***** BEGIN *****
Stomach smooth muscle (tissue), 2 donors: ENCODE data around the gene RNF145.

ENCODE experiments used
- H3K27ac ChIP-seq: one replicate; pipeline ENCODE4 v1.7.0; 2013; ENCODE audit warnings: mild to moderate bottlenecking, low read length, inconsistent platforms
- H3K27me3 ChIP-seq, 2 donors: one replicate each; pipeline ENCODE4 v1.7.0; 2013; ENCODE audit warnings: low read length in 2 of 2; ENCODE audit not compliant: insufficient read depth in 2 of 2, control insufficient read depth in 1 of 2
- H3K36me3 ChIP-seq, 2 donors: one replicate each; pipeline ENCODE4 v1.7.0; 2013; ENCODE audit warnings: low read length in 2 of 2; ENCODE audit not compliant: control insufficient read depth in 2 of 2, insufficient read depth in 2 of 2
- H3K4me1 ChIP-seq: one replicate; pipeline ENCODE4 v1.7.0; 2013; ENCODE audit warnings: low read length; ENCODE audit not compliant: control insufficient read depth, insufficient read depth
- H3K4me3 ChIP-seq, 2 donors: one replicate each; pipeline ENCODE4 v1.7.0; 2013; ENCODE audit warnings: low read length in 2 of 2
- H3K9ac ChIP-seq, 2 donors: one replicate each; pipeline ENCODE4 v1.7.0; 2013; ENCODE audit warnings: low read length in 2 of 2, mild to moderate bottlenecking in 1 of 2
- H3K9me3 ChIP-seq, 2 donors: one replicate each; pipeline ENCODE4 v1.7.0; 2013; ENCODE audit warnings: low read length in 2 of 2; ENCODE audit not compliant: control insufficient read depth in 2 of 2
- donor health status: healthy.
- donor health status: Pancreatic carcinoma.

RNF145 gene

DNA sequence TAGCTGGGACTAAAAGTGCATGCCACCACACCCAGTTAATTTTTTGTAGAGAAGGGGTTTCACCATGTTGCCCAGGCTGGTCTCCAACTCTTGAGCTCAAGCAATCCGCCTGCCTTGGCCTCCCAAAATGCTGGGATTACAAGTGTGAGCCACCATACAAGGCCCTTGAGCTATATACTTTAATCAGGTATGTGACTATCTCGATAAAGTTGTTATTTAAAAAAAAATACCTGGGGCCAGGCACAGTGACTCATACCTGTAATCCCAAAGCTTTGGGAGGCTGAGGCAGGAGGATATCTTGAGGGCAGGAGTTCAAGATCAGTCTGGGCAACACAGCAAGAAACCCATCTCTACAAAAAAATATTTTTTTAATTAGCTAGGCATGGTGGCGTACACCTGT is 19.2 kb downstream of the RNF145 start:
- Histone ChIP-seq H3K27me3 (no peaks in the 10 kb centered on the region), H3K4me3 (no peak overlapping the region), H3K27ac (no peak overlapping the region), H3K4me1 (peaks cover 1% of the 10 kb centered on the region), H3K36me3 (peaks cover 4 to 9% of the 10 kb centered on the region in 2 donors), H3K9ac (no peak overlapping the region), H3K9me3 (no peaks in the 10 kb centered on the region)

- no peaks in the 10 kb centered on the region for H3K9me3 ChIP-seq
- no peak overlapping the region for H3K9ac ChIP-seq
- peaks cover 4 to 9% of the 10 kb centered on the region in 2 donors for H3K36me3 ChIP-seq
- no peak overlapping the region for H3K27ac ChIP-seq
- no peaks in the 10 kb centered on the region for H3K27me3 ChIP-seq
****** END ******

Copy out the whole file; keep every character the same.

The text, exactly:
Stomach smooth muscle (tissue), 2 donors: ENCODE data around the gene RNF145.

ENCODE experiments used
- H3K27ac ChIP-seq: one replicate; pipeline ENCODE4 v1.7.0; 2013; ENCODE audit warnings: mild to moderate bottlenecking, low read length, inconsistent platforms
- H3K27me3 ChIP-seq, 2 donors: one replicate each; pipeline ENCODE4 v1.7.0; 2013; ENCODE audit warnings: low read length in 2 of 2; ENCODE audit not compliant: insufficient read depth in 2 of 2, control insufficient read depth in 1 of 2
- H3K36me3 ChIP-seq, 2 donors: one replicate each; pipeline ENCODE4 v1.7.0; 2013; ENCODE audit warnings: low read length in 2 of 2; ENCODE audit not compliant: control insufficient read depth in 2 of 2, insufficient read depth in 2 of 2
- H3K4me1 ChIP-seq: one replicate; pipeline ENCODE4 v1.7.0; 2013; ENCODE audit warnings: low read length; ENCODE audit not compliant: control insufficient read depth, insufficient read depth
- H3K4me3 ChIP-seq, 2 donors: one replicate each; pipeline ENCODE4 v1.7.0; 2013; ENCODE audit warnings: low read length in 2 of 2
- H3K9ac ChIP-seq, 2 donors: one replicate each; pipeline ENCODE4 v1.7.0; 2013; ENCODE audit warnings: low read length in 2 of 2, mild to moderate bottlenecking in 1 of 2
- H3K9me3 ChIP-seq, 2 donors: one replicate each; pipeline ENCODE4 v1.7.0; 2013; ENCODE audit warnings: low read length in 2 of 2; ENCODE audit not compliant: control insufficient read depth in 2 of 2
- donor health status: healthy.
- donor health status: Pancreatic carcinoma.

RNF145 gene

DNA sequence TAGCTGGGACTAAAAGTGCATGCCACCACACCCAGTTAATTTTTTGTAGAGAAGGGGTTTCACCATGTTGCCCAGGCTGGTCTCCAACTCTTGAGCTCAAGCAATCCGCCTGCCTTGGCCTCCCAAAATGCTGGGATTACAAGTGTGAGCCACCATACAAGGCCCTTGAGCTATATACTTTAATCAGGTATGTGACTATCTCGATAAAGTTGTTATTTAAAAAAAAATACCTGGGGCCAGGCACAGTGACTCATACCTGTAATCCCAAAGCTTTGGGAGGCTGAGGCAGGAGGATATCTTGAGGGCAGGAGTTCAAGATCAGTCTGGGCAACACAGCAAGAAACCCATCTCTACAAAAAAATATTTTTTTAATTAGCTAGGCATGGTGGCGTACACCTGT is 19.2 kb downstream of the RNF145 start:
- Histone ChIP-seq H3K27me3 (no peaks in the 10 kb centered on the region), H3K4me3 (no peak overlapping the region), H3K27ac (no peak overlapping the region), H3K4me1 (peaks cover 1% of the 10 kb centered on the region), H3K36me3 (peaks cover 4 to 9% of the 10 kb centered on the region in 2 donors), H3K9ac (no peak overlapping the region), H3K9me3 (no peaks in the 10 kb centered on the region)

- no peaks in the 10 kb centered on the region for H3K9me3 ChIP-seq
- no peak overlapping the region for H3K9ac ChIP-seq
- peaks cover 4 to 9% of the 10 kb centered on the region in 2 donors for H3K36me3 ChIP-seq
- no peak overlapping the region for H3K27ac ChIP-seq
- no peaks in the 10 kb centered on the region for H3K27me3 ChIP-seq